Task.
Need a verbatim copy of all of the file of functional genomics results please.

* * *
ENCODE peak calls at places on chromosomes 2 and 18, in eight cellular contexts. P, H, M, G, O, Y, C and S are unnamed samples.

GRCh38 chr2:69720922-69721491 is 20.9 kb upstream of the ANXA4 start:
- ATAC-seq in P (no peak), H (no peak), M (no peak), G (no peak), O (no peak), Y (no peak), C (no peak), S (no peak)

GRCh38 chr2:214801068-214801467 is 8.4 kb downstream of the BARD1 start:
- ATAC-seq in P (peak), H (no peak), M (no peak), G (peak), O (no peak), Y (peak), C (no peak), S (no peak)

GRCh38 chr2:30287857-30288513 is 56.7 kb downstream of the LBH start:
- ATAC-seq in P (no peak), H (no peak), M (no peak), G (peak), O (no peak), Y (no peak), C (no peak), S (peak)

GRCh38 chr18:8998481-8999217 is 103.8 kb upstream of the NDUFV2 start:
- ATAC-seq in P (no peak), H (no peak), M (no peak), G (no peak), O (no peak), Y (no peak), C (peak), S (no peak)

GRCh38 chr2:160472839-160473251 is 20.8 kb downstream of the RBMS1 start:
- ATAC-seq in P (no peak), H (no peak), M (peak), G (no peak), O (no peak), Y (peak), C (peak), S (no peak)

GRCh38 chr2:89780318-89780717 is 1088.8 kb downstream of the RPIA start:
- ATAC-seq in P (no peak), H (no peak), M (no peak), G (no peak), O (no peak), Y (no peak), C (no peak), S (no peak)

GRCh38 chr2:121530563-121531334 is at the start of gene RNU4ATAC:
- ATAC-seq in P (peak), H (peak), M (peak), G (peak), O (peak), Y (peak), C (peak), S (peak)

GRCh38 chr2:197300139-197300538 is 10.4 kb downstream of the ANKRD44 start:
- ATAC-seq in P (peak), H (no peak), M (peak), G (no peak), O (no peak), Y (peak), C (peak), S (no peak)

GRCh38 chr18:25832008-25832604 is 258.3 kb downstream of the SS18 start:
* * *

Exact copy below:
ENCODE peak calls at places on chromosomes 2 and 18, in eight cellular contexts. P, H, M, G, O, Y, C and S are unnamed samples.

GRCh38 chr2:69720922-69721491 is 20.9 kb upstream of the ANXA4 start:
- ATAC-seq in P (no peak), H (no peak), M (no peak), G (no peak), O (no peak), Y (no peak), C (no peak), S (no peak)

GRCh38 chr2:214801068-214801467 is 8.4 kb downstream of the BARD1 start:
- ATAC-seq in P (peak), H (no peak), M (no peak), G (peak), O (no peak), Y (peak), C (no peak), S (no peak)

GRCh38 chr2:30287857-30288513 is 56.7 kb downstream of the LBH start:
- ATAC-seq in P (no peak), H (no peak), M (no peak), G (peak), O (no peak), Y (no peak), C (no peak), S (peak)

GRCh38 chr18:8998481-8999217 is 103.8 kb upstream of the NDUFV2 start:
- ATAC-seq in P (no peak), H (no peak), M (no peak), G (no peak), O (no peak), Y (no peak), C (peak), S (no peak)

GRCh38 chr2:160472839-160473251 is 20.8 kb downstream of the RBMS1 start:
- ATAC-seq in P (no peak), H (no peak), M (peak), G (no peak), O (no peak), Y (peak), C (peak), S (no peak)

GRCh38 chr2:89780318-89780717 is 1088.8 kb downstream of the RPIA start:
- ATAC-seq in P (no peak), H (no peak), M (no peak), G (no peak), O (no peak), Y (no peak), C (no peak), S (no peak)

GRCh38 chr2:121530563-121531334 is at the start of gene RNU4ATAC:
- ATAC-seq in P (peak), H (peak), M (peak), G (peak), O (peak), Y (peak), C (peak), S (peak)

GRCh38 chr2:197300139-197300538 is 10.4 kb downstream of the ANKRD44 start:
- ATAC-seq in P (peak), H (no peak), M (peak), G (no peak), O (no peak), Y (peak), C (peak), S (no peak)

GRCh38 chr18:25832008-25832604 is 258.3 kb downstream of the SS18 start: